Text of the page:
wise

adjective
\ ˈwīz How to pronounce wise (audio) \
wiser; wisest

Definition of wise

 (Entry 1 of 7)

1a : characterized by wisdom : marked by deep understanding, keen discernment, and a capacity for sound judgment
b : exercising or showing sound judgment : prudent a wise investor
2a : evidencing or hinting at the possession of inside information : knowing
b : possessing inside information the police got wise to his whereabouts
c : crafty, shrewd
d : aware of or informed about a particular matter usually used in the comparative in negative constructions with the was none the wiser about their plans
3 : insolent, smart-alecky, fresh a tough kid with a wise mouth
4 archaic : skilled in magic or divination

wise

verb (1)
wised; wising

Definition of wise (Entry 2 of 7)

intransitive verb

: to become informed or knowledgeable : learn used with up

transitive verb

: to give instruction or information to : teach usually used with up wise him up about procedures

wise

noun

Definition of wise (Entry 3 of 7)

: manner, way in any wise Old age seemed in no wise to have dulled him, but to have sharpened …— Herman Melville

wise

verb (2)
wised; wising

Definition of wise (Entry 4 of 7)

transitive verb

1 chiefly Scotland

a : direct, guide
2 chiefly Scotland : to divert or impel in a given direction : send

Definition of -wise (Entry 5 of 7)

1a : in the manner of crabwise fanwise
b : in the position or direction of slantwise clockwise
2 : with regard to : in respect of dollarwise

Wise

biographical name (1)
\ ˈwīz How to pronounce Wise (audio) \

Definition of Wise (Entry 6 of 7)

Stephen Samuel 1874–1949 American (Hungarian-born) rabbi

Wise

biographical name (2)

Definition of Wise (Entry 7 of 7)

Thomas James 1859–1937 English bibliophile and forger

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Other Words from wise

Adjective

wisely adverb
wiseness noun

Synonyms & Antonyms for wise

Synonyms: Adjective

discerning, insightful, perceptive, prudent, sagacious, sage, sapient

Antonyms: Adjective

unperceptive, unwise

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Choose the Right Synonym for wise

Adjective

wise, sage, sapient, judicious, prudent, sensible, sane mean having or showing sound judgment. wise suggests great understanding of people and of situations and unusual discernment and judgment in dealing with them. wise beyond his tender years sage suggests wide experience, great learning, and wisdom. the sage advice of my father sapient suggests great sagacity and discernment. the sapient musings of an old philosopher judicious stresses a capacity for reaching wise decisions or just conclusions. judicious parents using kindness and discipline in equal measure prudent suggests the exercise of restraint guided by sound practical wisdom and discretion. a prudent decision to wait out the storm sensible applies to action guided and restrained by good sense and rationality. a sensible woman who was not fooled by flattery sane stresses mental soundness, rationality, and levelheadedness. remained sane even in times of crises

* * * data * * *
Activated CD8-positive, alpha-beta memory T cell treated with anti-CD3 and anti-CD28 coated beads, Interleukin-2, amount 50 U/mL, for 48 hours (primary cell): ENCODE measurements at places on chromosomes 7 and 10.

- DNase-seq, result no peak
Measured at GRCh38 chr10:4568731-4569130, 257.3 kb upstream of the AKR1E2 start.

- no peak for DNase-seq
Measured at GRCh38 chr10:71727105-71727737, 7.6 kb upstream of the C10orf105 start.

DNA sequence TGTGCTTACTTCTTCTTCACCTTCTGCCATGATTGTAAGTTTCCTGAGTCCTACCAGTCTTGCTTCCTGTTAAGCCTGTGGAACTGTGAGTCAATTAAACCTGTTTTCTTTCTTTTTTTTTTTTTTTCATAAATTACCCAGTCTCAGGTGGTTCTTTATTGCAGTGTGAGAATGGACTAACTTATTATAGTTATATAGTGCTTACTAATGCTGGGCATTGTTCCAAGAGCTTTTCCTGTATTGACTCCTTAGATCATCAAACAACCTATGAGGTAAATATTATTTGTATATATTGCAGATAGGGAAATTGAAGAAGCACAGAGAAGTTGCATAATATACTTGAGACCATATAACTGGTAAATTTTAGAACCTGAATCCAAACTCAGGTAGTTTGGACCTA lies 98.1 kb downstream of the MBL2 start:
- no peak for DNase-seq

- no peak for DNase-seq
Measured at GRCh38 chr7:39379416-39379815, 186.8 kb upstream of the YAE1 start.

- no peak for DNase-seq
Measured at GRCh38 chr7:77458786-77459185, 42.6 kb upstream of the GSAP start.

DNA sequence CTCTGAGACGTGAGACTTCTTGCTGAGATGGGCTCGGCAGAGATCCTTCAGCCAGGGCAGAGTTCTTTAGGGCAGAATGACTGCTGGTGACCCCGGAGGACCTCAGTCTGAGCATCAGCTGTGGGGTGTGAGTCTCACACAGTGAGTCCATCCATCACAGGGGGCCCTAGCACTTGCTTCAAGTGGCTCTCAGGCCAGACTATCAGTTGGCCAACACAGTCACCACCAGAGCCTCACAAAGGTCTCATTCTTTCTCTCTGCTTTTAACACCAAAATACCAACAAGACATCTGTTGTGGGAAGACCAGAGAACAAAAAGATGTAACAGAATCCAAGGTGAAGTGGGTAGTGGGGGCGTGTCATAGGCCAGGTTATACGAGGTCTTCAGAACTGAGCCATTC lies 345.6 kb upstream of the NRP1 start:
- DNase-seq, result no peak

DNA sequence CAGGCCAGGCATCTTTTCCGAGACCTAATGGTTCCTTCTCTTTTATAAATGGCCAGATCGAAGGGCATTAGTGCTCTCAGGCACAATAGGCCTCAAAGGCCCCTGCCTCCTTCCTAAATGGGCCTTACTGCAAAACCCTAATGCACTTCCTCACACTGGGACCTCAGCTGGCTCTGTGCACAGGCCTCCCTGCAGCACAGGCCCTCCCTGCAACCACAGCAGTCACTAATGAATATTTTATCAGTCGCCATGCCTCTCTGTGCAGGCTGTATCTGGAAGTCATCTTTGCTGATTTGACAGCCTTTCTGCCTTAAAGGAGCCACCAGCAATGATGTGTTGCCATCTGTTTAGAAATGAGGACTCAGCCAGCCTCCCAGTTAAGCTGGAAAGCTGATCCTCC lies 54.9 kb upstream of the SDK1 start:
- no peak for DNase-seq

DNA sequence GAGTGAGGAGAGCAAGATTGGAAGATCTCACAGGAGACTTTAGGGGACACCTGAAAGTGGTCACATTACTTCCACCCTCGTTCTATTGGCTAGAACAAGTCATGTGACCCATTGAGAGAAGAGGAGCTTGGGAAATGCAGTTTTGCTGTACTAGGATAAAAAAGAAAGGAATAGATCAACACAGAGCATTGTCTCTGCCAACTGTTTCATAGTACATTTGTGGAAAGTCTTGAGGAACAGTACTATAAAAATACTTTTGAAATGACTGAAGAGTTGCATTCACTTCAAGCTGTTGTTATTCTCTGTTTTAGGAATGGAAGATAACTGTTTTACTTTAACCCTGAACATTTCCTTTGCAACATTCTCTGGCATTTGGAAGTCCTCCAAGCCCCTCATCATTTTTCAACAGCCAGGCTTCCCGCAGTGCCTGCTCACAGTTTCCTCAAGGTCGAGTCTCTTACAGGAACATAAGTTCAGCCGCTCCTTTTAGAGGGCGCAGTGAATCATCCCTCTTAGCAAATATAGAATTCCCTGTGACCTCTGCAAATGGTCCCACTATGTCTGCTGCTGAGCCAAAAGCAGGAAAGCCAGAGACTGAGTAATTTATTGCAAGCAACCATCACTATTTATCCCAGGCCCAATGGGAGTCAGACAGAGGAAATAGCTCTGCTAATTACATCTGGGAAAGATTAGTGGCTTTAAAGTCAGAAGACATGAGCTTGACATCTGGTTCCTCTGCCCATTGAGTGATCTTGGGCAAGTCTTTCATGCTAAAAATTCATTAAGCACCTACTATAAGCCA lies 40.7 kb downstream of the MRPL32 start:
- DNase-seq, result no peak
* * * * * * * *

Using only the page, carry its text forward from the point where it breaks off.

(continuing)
Examples of wise in a Sentence

Adjective

I'm a little wiser now than I was back then. The wisest course of action would be to leave. That was a wise choice. Many have benefited from her wise counsel.
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Recent Examples on the Web: Adjective

This year, for example, bears resemblance to 1969 weather-wise, during which the Category 5 Hurricane Camille wreaked havoc on the Gulf coastline. Blair Donovan, Country Living, "AccuWeather's 2019 Hurricane Forecast Predicts as Many as 14 Tropical Storms This Year," 17 Apr. 2019 The decision is strategically wise and morally important. Lindsey Graham, WSJ, "Trump’s Golan Decision Is Moral and Strategic," 25 Mar. 2019 These two are pros at cracking wise — on birthdays, about their children, about each other. Claire Dodson, Teen Vogue, "Blake Lively and Ryan Reynolds's Instagram Trolling: A History," 4 Oct. 2018 Over the phone, the male associate was kind and knowledgeable, chitchatting with me about the collection and its memorable brushstroke motifs, assuring me that my purchase was not only chic, but a wise investment. Janelle Okwodu, Vogue, "Shopping While Black: Why I’m No Longer Afraid to Call Time on Racial Profiling," 29 Aug. 2018 Teenagers today are very wise in the ways of the world. Houston Chronicle, "Teens are kept in the dark about dad’s office affair," 1 July 2018 Ferndale has managed to maintain low parking rates since around 2004 or 2005 through wise investments in technology and professionalizing parking services, according to Assistant City Manager Joseph Gacioch. Bryce Airgood, Detroit Free Press, "Feeding the meter costs 3x more in Royal Oak than Ferndale," 21 June 2018 Each was on an individual journey: Chuck was trying to trap a wise-cracking, cowboy hat-wearing Attorney General (Clancy Brown), and Bobby was trying to rehabilitate the reputation of Axe Capital. refinery29.com, "Billions Season 3 Finale Recap: "The Death Zone"," 11 June 2018 Generous and well-groomed brows don't appear to be going out of style anytime soon, making a good brow booster a wise beauty investment. Macaela Mackenzie, Allure, "This Genius M.A.C. Lash Primer Hack Makes Your Brows Look Way Thicker," 16 May 2018